After a single attempt to resurrect the ZeroAccess botnet, the criminal group controlling the network of approximately 1.3 million compromised PCs has signaled to defenders its intention to move on.
This week, Microsoft, which continues to monitor the ZeroAccess botnet, detected a new message to the remaining computers’ infected ZeroAccess malware. Unlike a previous attempt to update the botnet with new orders, the message did not try to re-target infected computers, but contained the message, “WHITE FLAG,” according to Microsoft.
The message likely means that the criminals behind the botnet have decided to give up on resurrecting the botnet and will likely try to move on to other activities, Richard Boscovich, assistant general counsel for Microsoft’s Digital Crimes Unit, told eWEEK. The message initially confused the analyst monitoring the ZeroAccess botnet, he said.
“One of the guys on our team was looking at it; he just thought it was gibberish, but then said, that’s odd, all the fraud has stopped,” Boscovich said. “What probably happened—and this is a bit speculative on my part, but jives with what we are seeing—the speed by which we were able to coordinate with international law enforcement, and how quickly the Europeans moved, basically convinced the ZeroAccess group that it is just too hot to continue.”
ZeroAccess is the eighth botnet that Microsoft has acted to shut down under its Microsoft Active Response for Security (MARS) project, which has used a combination of legal and technical tactics to identify the critical parts of the botnets’ infrastructure and obtain court orders to seize or disrupt those components.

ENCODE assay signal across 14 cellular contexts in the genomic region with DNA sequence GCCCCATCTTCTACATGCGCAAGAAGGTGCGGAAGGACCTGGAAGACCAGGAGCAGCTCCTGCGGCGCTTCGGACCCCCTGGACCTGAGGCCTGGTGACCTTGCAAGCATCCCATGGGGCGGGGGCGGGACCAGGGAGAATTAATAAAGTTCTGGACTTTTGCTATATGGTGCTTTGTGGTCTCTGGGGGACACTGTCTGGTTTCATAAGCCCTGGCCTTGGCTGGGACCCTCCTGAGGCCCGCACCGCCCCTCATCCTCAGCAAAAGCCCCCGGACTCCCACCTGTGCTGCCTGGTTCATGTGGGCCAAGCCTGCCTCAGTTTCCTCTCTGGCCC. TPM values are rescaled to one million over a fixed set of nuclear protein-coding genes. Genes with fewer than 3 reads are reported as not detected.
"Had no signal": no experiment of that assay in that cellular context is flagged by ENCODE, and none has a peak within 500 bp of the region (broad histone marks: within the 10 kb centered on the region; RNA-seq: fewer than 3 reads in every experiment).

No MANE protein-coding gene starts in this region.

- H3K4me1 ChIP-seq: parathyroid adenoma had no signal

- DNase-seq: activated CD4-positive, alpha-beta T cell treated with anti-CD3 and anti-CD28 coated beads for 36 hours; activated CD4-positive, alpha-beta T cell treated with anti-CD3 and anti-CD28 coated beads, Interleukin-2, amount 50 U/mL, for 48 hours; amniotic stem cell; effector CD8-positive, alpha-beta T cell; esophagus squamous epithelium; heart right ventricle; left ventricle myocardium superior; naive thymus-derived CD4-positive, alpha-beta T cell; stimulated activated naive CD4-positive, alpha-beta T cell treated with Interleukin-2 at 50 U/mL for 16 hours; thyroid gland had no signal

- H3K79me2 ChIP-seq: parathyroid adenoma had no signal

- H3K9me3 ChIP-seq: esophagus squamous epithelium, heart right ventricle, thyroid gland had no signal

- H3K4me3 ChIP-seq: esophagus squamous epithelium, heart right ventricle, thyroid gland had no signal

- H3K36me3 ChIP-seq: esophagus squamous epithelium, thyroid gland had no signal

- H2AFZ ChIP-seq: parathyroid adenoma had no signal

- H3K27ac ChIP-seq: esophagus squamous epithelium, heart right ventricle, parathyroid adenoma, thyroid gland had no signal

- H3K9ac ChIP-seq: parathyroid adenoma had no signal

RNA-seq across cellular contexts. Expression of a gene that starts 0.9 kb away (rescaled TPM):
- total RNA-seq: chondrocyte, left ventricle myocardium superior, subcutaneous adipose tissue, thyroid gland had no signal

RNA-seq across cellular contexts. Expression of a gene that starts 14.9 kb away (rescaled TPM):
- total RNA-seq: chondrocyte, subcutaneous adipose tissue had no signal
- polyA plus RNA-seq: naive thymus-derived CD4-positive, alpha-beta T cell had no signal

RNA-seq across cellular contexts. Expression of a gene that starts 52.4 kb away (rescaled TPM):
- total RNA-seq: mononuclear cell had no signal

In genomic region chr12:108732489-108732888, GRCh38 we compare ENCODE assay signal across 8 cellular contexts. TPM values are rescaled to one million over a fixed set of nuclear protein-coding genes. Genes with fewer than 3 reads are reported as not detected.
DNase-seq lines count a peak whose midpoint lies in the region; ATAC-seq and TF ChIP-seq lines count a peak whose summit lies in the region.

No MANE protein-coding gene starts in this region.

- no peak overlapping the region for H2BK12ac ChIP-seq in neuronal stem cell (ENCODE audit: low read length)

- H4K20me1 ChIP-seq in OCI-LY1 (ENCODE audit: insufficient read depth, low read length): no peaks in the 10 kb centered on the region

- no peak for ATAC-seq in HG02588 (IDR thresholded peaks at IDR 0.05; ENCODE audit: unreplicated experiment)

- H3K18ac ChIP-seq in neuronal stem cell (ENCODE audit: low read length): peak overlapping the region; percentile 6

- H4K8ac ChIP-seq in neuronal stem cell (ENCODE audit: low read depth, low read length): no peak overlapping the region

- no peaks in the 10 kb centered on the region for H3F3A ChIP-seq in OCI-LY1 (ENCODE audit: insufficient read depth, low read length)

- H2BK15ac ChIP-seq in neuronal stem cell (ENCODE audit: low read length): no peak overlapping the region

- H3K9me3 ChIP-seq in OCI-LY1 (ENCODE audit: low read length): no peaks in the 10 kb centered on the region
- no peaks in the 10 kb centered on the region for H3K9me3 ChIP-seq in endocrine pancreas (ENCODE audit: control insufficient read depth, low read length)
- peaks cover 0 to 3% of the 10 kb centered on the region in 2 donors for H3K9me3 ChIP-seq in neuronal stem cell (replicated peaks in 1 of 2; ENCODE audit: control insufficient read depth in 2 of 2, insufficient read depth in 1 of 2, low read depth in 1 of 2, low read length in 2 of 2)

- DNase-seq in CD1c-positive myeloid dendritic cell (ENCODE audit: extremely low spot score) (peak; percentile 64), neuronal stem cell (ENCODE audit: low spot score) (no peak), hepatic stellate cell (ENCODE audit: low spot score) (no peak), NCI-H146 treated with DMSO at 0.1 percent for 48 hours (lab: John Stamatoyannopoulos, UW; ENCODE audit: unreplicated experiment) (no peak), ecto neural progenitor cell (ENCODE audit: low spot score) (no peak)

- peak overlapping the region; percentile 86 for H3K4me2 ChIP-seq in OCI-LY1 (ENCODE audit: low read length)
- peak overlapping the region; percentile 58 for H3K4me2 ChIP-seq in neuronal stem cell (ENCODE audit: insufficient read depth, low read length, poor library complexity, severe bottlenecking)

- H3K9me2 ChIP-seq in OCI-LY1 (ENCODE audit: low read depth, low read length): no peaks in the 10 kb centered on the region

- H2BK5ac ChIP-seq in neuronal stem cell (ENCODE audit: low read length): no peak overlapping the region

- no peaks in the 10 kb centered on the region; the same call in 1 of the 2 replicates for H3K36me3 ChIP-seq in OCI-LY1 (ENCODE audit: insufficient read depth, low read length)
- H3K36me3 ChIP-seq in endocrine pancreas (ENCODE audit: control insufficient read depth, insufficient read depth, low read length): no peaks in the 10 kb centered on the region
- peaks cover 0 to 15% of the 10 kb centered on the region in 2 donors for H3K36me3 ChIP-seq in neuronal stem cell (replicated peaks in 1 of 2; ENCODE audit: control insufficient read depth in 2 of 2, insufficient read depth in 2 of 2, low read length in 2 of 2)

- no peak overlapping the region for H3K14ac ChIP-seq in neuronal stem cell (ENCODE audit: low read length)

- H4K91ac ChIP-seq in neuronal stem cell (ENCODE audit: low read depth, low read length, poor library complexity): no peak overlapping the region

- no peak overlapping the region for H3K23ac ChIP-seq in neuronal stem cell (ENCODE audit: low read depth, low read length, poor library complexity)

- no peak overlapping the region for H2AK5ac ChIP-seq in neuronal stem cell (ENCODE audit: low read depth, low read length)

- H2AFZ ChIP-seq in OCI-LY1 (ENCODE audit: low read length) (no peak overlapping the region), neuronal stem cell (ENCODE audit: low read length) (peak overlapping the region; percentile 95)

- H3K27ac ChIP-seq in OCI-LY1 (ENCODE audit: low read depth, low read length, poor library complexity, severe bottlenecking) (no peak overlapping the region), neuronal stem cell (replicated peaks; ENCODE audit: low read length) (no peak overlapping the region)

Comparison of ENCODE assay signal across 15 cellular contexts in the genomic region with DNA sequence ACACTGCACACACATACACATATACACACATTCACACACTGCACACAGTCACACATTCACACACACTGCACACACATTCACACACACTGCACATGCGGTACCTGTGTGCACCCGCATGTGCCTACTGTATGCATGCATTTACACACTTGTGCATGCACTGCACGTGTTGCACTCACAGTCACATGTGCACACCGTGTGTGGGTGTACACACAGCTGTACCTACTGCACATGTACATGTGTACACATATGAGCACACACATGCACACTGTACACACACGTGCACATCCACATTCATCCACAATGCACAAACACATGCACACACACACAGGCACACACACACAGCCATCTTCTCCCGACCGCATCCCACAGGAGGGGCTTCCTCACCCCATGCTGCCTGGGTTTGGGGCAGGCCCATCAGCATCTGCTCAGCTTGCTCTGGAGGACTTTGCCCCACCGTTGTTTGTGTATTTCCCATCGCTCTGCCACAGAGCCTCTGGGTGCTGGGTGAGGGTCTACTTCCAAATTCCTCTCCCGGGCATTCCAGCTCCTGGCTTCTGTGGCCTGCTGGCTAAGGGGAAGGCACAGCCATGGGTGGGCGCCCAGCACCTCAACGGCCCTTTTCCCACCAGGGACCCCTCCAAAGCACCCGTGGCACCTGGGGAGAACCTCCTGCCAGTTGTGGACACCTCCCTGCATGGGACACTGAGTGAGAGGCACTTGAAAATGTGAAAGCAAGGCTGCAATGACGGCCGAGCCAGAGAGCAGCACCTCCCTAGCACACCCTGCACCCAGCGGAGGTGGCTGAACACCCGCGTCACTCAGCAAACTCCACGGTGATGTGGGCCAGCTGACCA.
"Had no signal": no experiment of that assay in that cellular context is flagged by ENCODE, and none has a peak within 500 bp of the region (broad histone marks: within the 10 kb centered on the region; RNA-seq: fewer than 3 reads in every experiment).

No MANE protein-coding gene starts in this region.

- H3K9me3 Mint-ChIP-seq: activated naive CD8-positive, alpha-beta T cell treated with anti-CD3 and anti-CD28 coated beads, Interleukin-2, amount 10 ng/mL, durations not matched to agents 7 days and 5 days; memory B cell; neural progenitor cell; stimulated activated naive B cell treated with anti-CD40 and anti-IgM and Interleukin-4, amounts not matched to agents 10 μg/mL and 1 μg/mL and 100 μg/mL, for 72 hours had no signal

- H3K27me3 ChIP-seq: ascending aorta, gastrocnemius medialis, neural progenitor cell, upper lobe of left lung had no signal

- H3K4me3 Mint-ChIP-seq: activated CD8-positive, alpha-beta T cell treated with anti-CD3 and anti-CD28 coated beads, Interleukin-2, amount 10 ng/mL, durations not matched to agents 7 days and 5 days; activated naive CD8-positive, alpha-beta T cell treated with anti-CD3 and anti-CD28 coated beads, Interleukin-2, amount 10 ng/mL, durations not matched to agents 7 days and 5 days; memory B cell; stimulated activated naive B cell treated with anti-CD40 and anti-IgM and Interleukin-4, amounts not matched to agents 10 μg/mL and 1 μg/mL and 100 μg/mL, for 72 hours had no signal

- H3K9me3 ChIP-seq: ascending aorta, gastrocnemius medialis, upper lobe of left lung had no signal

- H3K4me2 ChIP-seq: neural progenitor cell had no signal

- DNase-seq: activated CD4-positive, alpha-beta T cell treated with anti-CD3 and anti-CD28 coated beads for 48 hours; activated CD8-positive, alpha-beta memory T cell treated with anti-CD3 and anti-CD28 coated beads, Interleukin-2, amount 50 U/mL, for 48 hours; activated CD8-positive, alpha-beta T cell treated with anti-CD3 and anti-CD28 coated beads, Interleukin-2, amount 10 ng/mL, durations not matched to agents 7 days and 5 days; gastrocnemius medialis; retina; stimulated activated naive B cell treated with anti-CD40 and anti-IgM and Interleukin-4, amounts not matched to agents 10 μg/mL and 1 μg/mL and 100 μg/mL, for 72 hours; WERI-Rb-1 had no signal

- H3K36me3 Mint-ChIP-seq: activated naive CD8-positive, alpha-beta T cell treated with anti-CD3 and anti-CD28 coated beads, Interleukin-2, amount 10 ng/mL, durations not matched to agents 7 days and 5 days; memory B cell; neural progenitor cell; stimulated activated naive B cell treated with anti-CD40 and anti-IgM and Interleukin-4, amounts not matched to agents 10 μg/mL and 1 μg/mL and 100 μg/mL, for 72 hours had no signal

On Dec. 5, Microsoft, its industry partners, and U.S. and European law-enforcement agencies seized 18 computers used by the ZeroAccess botnet, also known as Sirefef. Unlike previous takedowns, the servers seized by law-enforcement agents were not command-and-control servers but fraud-control servers, which provide infected systems with instructions on how to redirect users’ ad clicks to ZeroAccess-friendly advertising networks. Microsoft had already filed a civil lawsuit against the controller of ZeroAccess and won a court order allowing it to seize the servers.
“Because of the sophistication of the threat, Microsoft and its partners do not expect to fully eliminate the ZeroAccess botnet,” Microsoft stated on its blog about the initial takedown. “However, we do expect this legal and technical action will significantly disrupt the botnet’s operation by disrupting the cyber-criminals’ business model and forcing them to rebuild their criminal infrastructure, as well as preventing victims’ computers from committing the fraudulent schemes.”
Within 24 hours of the takedown, the ZeroAccess group attempted to update infected computers on the peer-to-peer network with the addresses of a second set of fraud-control servers. Microsoft and U.S. and European law-enforcement agencies have monitored communications on the peer-to-peer botnet, detected the update and immediately shut down the new IP addresses, Boscovich said. Initial estimates put the size of the ZeroAccess botnet around 2 million computers, but it has since shrunk to 1.3 million.
Following the “white flag” message, Microsoft shut down its civil lawsuit against the cyber-crime group, which made millions of dollars in a click-fraud scheme fueled by the more than a million compromised PCs. Criminal investigations against the group will continue.
The ZeroAccess takedown followed Microsoft’s November announcement of its Cybercrime Center, a group that brings together the people and technology to fight the criminal use of computer technology.